Wednesday, January 31, 2007

Message for Friday - Misinterpretation can cause extremism

أخوف ما أخاف على أمتي رجل يتأول القرءان يضعه في غير موضعه

The Prophet Muhammad (SAAS) said, "What I fear most for my nation is a man who mis-explains the Qur’an and takes it out of context. "

One of the reasons why people of religion go into extremes is due to misinterpretation of scripture. Literalists go to the far right extreme, and quasi-gnostics go to the extreme left.

The literalists read scripture without factoring in the time period in which verses were revealed, etymological roots of words, connections one verse with other verses and the spirit or the intended outcomes that the verses seek to manifest in the lives of human beings in society. Hence, the literalists apply the verses without deep comprehension in which they pervert the spirit of the verses, doing harm to themselves and possibly others.

The quasi-gnostics, on the other hand, read scripture as mainly symbolism, skipping outer applications. Thus, the quasi-gnostics ignore many prescribed rituals and duties that instill meaning and discipline while viewing interaction in the social or material world as an exercise in futilty for reaching G'd.

Prophet Muhammad said that his community is to be "balanced" - عدولا - in all aspects of life, not being too harsh and rigid yet not being aloof of interacting with society.

And surely G'd knows best.

No Bigot of the Month for January

This month, there was no one individual, who stood out from the rest when it came to bigotry.

From vandalisms of houses of worship, driving while black, flying while Muslim to the Obama haters that harp on him being a student in a public school in Indonesia for a few years, it was a normal month.

Perhaps Black History Month will be a month for racial and religious healing.

Detroit Muslims, police voice concern over mosque vandalisms

Local mosque attacks 'scary for us'
Gregg Krupa / The Detroit News

DETROIT -- Alice Alaouie is quite frightened by the fact that most people seem to know little about her faith, Islam.

The spray painting of hateful graffiti on the side of the old site of her mosque, the Islamic Center of America, and a spike of similar incidents in Metro Detroit and around the country in recent weeks lead Alaouie and other Muslims to believe that hate is escalating to a dangerous peak.
"It's scary for us, it's scary for me personally," says Alaouie, 23, who is active with youth groups at the mosque. "The people are concerned. It's a little snowball that formed on 9/11, and it rolled, and now it's really big. It's a phobia.
"Hopefully, more knowledge and the unity among religions will pull us through."
As they celebrated this week the feast of Ashura, which commemorates the sacrifices made on behalf of the faith, Muslims are anxious for their safety and the safety of their mosques. In three weeks, there have been five local incidents at mosques involving vandalism or a confrontation with a leader.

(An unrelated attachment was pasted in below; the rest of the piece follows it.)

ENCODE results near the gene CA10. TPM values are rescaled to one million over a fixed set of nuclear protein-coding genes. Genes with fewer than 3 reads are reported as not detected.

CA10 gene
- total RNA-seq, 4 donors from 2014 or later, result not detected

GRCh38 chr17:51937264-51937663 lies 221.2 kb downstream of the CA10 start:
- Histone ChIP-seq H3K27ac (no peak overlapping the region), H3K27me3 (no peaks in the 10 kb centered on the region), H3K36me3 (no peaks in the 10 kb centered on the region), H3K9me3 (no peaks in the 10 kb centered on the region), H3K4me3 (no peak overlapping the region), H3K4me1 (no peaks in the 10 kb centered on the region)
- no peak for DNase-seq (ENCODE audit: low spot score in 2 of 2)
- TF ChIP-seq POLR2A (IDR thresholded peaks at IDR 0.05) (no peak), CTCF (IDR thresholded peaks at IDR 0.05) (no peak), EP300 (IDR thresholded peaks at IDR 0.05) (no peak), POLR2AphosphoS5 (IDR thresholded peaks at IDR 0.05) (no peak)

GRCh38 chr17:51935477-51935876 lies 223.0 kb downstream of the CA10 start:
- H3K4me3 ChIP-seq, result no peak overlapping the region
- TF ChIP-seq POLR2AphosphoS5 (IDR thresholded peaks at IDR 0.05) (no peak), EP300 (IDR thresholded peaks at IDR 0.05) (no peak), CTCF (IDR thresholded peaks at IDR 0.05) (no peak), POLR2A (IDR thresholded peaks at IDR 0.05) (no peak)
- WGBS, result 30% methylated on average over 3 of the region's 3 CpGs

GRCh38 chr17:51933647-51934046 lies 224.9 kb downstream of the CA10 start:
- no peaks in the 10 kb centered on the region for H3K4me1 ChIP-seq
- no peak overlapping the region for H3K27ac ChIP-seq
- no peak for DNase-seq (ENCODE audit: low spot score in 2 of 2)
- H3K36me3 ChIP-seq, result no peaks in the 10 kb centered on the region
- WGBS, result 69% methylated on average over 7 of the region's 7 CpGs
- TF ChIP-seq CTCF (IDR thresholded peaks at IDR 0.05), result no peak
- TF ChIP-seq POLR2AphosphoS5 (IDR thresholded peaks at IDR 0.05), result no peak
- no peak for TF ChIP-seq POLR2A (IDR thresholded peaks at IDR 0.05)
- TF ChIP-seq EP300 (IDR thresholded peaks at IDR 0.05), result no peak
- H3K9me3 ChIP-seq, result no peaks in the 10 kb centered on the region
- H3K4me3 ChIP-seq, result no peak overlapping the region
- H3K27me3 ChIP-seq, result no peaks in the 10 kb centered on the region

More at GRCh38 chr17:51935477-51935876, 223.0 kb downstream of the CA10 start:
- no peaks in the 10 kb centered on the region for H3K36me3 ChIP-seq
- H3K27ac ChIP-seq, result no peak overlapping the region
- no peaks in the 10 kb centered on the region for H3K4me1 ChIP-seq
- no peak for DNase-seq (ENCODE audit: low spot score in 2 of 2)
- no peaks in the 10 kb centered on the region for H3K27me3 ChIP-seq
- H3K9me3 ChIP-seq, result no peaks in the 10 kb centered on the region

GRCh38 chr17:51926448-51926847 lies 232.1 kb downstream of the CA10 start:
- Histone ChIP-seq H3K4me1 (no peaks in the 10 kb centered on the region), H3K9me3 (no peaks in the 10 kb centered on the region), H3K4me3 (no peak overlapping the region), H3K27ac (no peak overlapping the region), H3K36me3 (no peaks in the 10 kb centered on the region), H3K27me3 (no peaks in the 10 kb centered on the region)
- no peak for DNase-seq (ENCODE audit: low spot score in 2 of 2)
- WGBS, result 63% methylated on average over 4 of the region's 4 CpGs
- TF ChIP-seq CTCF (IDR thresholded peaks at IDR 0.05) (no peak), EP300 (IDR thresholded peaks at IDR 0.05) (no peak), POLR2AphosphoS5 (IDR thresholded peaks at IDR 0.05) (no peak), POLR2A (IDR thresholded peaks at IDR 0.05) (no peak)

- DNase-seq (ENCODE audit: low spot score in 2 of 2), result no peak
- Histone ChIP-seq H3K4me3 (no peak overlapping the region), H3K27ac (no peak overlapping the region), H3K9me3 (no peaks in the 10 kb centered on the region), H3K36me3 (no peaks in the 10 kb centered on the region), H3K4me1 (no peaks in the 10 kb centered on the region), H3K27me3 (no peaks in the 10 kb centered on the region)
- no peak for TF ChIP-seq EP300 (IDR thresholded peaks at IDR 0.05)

There have been similar events across the country, including an assault on a man in Lackawanna, N.Y., on Jan. 17; a window broken at a mosque in West Richland, Wash., on Jan. 19; a fire allegedly set at a mosque in Newark, N.J., on Jan. 20; shots fired at an empty mosque in Fremont, Calif., on Jan. 22. All these incidents have persuaded Muslims that they are struggling for Islam in America.
Incidents mainly target Islam
While two of the recent incidents of vandalism in Metro Detroit may be Muslims acting against Muslims, the majority here and nationwide have targeted Islam itself in what appears to be an escalating line of attack.
"At work, I am told (by coworkers) that all Muslims should leave this country," said Hassen Sobh of Sterling Heights, who works for Ford Motor Co. "What can you do? You deal with ignorant people all around the world.
"Who wanted 9/11? None of us! You can't judge 1.4 billion (Muslim) people around the world by Osama bin Laden and Saddam Hussein.
"These are Godless people, who do such hateful things," Sobh said of the terrorists, dictators and the vandals. "God will deal with them, either now or after their deaths."
Five months ago, many Muslims said their lives were more worrisome on the fifth anniversary of Sept. 11 than in the immediate aftermath of the 2001 attacks.
"It is disturbing because, in Metro Detroit, there never has been this many vandalisms in such a short period of time," said Dawud Walid, executive director of the Council on American Islamic Relations in Michigan. "I am bracing myself every morning, hoping that I am not going to get another report."(MORE)
Muslim leaders, police speak out against violence
By Sean Delaney, Press & Guide Newspapers
PUBLISHED: January 31, 2007
With arms linked in solidarity, religious and government officials gathered Thursday outside the original Islamic Center of America in Detroit to condemn — in one voice — recent acts of vandalism against Muslim businesses and religious centers throughout the Metro Detroit area.
"As a community, we (gathered) to support in spirit the cleansing of this site from brutality and to move ahead with our efforts to strengthen interfaith understanding," said Steve Spreitzer, director of the interfaith division of the Michigan Roundtable for Diversity and Inclusion, in a statement issued Thursday.
Located on Joy near Greenfield Road, the original Islamic Center of America has served as a mosque for more than five decades in Metro Detroit and remains a historical landmark for many in the community.
Last week, the building became the target of vandals who left messages of hate and intimidation — including anti-Muslim slurs "go home 911 murderers" and "you idol worship" — scrawled in paint on the walls outside the building.
On Thursday, more than 30 local leaders joined together outside the building to condemn the act, as well as those who committed it.